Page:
The road to redemption

 

 

A tall rangy figure with a hint of a foreign accent mixed with the local brogue lines up at the start line of an evening bike race on the outskirts of a small village in rural Ireland. The machine beneath him has cables where cables have not been seen for many a year, coming out from atop the brake levers. The frame is steel and the wheels are shallow, have thirty six spokes and the sprockets have been screwed on. The bike is old and the rider feels old.

The race begins with the drop of a red flag and an ‘away ye go’ from a portly man smoking a silk cut blue. Immediately a bunch of thirty becomes a single line stretching out like an elastic band. The rangy rider finds himself in the middle but is being pushed out into the wind, both metaphorically and physically.

A small group of three create an uninhabited area of fifty meters between themselves and the chasing pack behind. With everyone going at full tilt this is either a sign of strength or over exuberance. Over the next twenty five kilometres the road that is always truthful will tell all.

The road narrows approaching a series of double bends, each well populated by divots the size of footballs, some call them potholes. A rider in red feels a hand on his shoulder. He turns to look directly into his own eyes reflected in a pair of Iridium Oakley Pilot lenses large enough to reflect the sun and light an entire town for a night. Anger is his first emotion, until a finger points down towards a bottle about to detach itself from its cage. Grudgingly he emits the word ‘thanks’ a word he is uncomfortable using in the presence of the rangy rider.

The leading trio now have a large enough distance between themselves and the marauding pack behind to be measured by the movement of a watch. Forty seven times the large red hand of a Citizen timepiece clicks forward in a circular motion from the time the trio pass a farm entrance until the arrival of the initial scouts leading the pack behind. The watch bearer senses that this is a gap that will only increase.

The rangy rider ignores the jibes and the whispered insults. He is an outcast and is comfortable with that, or so he thinks. A compulsion drives him to change gear. The change is not crisp, it is not precise but his chain does eventually drop into a sprocket with just twelve teeth, as he makes his way to the head of the pack.

Pent up anger releases through the muscles of his sinewy legs. He allows this to happen. He needs it to happen. He is not angry at being ostracised by the others, he is just angry with himself and the choices made at a time when he was perhaps too young to be a man but old enough to know better.

The trio become larger to those in the pack behind, a sign that the gap is narrowing. For ten kilometres three riders race against one, with a trailer of twenty six in tow.  Eventually the tiring trio are no match for a lifetime of anger and are reabsorbed into the pack. A sign now indicates that a distance of just ten kilometres remains.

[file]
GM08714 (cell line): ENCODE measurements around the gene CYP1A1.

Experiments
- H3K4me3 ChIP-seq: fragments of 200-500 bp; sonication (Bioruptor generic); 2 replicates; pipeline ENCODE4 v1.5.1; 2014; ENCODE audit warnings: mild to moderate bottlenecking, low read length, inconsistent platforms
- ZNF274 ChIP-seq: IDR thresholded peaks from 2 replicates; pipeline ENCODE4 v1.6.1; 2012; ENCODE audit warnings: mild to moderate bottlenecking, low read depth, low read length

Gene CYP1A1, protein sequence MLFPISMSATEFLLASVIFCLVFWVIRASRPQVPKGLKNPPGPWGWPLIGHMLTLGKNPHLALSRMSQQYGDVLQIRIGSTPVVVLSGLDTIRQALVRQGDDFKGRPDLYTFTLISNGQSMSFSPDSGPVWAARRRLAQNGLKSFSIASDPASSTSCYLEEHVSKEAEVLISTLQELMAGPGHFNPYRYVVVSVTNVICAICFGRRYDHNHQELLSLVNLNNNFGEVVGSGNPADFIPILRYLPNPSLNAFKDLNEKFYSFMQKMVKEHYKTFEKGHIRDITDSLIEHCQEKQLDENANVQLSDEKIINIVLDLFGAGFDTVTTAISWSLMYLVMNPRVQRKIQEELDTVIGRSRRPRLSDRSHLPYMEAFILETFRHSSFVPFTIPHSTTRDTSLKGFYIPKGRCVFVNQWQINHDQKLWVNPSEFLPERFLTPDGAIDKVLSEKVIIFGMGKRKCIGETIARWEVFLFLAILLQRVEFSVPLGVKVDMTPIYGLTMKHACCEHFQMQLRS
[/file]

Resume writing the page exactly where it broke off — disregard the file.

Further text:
Attack after attack follows. Three times the rangy rider uses his anger and frustration to try to find that space out front where he can be alone with his anger and pain. The others will not allow this, it does not matter to them why, just who.

As a sign indicating three kilometres is passed a young gangly figure attacks. This boy will not be chased. He has just turned fifteen and has three uncles in the chasing pack. His grandfather is waiting at the finish line with a freshly lit silk cut blue hanging from the corner of his mouth . He has yet to win one of these races, but on this night his luck might just be in.

A sign indicating two kilometres is passed just as the road rises sharply. The boy up ahead is visibly tiring but there is not a desire to reattach him to the fold. Suddenly at a speed at least double that of the pack the rangy rider who had dropped off the back slightly in order to build up enough momentum and speed to prevent any front wheel attaching to his rear flies past and is soon on his way across to the boy as the top of the rise approaches. The boy is tiring as a sign for one kilometre is passed.

Behind, the pack want the boy to taste victory, but they do not want the rangy rider to taste anything other than his own blood. They face a conundrum and this leads to hesitation which leads to a sign for five hundred meters to be passed just as the duo up ahead pass a sign for four hundred.

The rangy rider tells the boy to take his wheel. He gradually increases his speed like a good team manager in fifth gear in a car getting a rider back on after a puncture. The boy is suffering but manages to keep up.

When the white finish line is in sight just fifty meters up ahead the rider pulls over and encourages the boy through. The excitement of youth creates a sprint that is more about a wobbly head and shoulders than power transferred to the pedals. The boy crosses the line first and raises a hand. He looks back at the rangy rider and gives a slight smile.

The rangy rider smiles back. All traces of anger have evaporated once more and he is happy. As happy as he has been for a long long time. Happy to have seen his son win his first race, within an  hour of seeing his only son for the first time in his life.

 

Barry

www.thecyclingblog.com

 

 

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